It was found in this invention that the most suitable R1, R2, R3, and R4 alkyl groups in the trans olefinic diol are those that result in an olefinic product with a total of 12 to 17 total carbon atoms; preferably 14 to 16 carbon atoms. Outside this range of carbon atoms, either above 17 carbons or below 12 carbons, the product showed an equilibrium surface tension above 50 dynes/cm for an 0.1 wt % solution. Examples of suitable olefinic diol products include those in which the R groups are a combination of methyl, ethyl, n-propyl, isopropyl, n-butyl, isobutyl, tert-butyl, n-pentyl and isopentyl.
Representative compounds of this new class of nonionic surfactants are trans isomers of:
The cis and trans isomers can be separated using liquid--liquid extraction processes, such as those described in U.S. Pat. No. 5,053,561 which is hereby incorporated by reference. Extraction is effected using a polar and a non-polar phase, in which case the cis and the trans isomers accumulate to varying extents in the two phases such that the selective separation of the trans isomer is possible.
The trans-olefinic diols of this invention may be employed in any process, or incorporated in any composition, where it is desired to take advantage of their superior surface active properties. They are especially useful in organic-containing aqueous compositions.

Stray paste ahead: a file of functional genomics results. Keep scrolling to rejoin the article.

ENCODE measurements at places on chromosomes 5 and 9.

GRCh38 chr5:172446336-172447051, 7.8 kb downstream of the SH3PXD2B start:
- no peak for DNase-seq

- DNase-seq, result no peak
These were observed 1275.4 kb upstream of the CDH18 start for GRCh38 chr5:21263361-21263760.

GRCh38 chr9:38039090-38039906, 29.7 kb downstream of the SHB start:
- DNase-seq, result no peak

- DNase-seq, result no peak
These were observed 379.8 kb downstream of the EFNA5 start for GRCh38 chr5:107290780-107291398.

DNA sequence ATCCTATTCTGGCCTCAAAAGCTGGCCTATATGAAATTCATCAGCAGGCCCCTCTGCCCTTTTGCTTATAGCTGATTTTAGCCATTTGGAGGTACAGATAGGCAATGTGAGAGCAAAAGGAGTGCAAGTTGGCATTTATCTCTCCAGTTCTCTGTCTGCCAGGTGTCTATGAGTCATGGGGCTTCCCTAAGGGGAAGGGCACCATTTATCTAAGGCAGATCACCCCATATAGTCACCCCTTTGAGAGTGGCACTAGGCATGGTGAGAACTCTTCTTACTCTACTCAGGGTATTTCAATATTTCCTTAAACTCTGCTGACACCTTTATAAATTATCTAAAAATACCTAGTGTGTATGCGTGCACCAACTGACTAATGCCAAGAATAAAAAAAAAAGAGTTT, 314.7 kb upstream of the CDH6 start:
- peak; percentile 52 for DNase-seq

The amount of the trans-olefinic diol that is effective in reducing the equilibrium surface tension of a water-based, organic-containing composition will vary depending on the diol used and the use to which the aqueous composition will be put. In general, the diol may be employed in proportions from about 0.01 to 1 wt % of the aqueous composition to which it is added.
The invention will be further clarified by a consideration of the following examples, which are intended to be purely exemplary of the use of the invention.
Olefinic Diols with 10 or less Carbons
An acetylenic-1,4-diol (10 g), 5% Pd/C (0.025 g) and hexane (40 ml) were charged to a stainless steel Parr reactor. In Example 1, the acetylenic diol is 2,5-dimethyl-3-hexyne-2,5-diol, and, in Example 2, it is 3,6-dimethyl-4-octyne-3,6-diol. The reactor was pressurized to 50 psi hydrogen at room temperature and stirred. The reductions which were exothermic stopped preferentially at olefin. The reaction mixtures contained approximately a 90:8:2 ratio of cis:trans:alkane. The GC area percents for the isomers obtained are listed in Table 1. The cis and trans isomers were isolated by column chromatography, eluting with 1:1 hexane:ethyl acetate or 2% methanol/methylene chloride solvent.
TABLE 1______________________________________GC Area Percent of Products from Reduction of Acetylenic Diols Example Structure Cis Trans Alkane______________________________________ 1 88 8 3 ##STR6 83 9 7______________________________________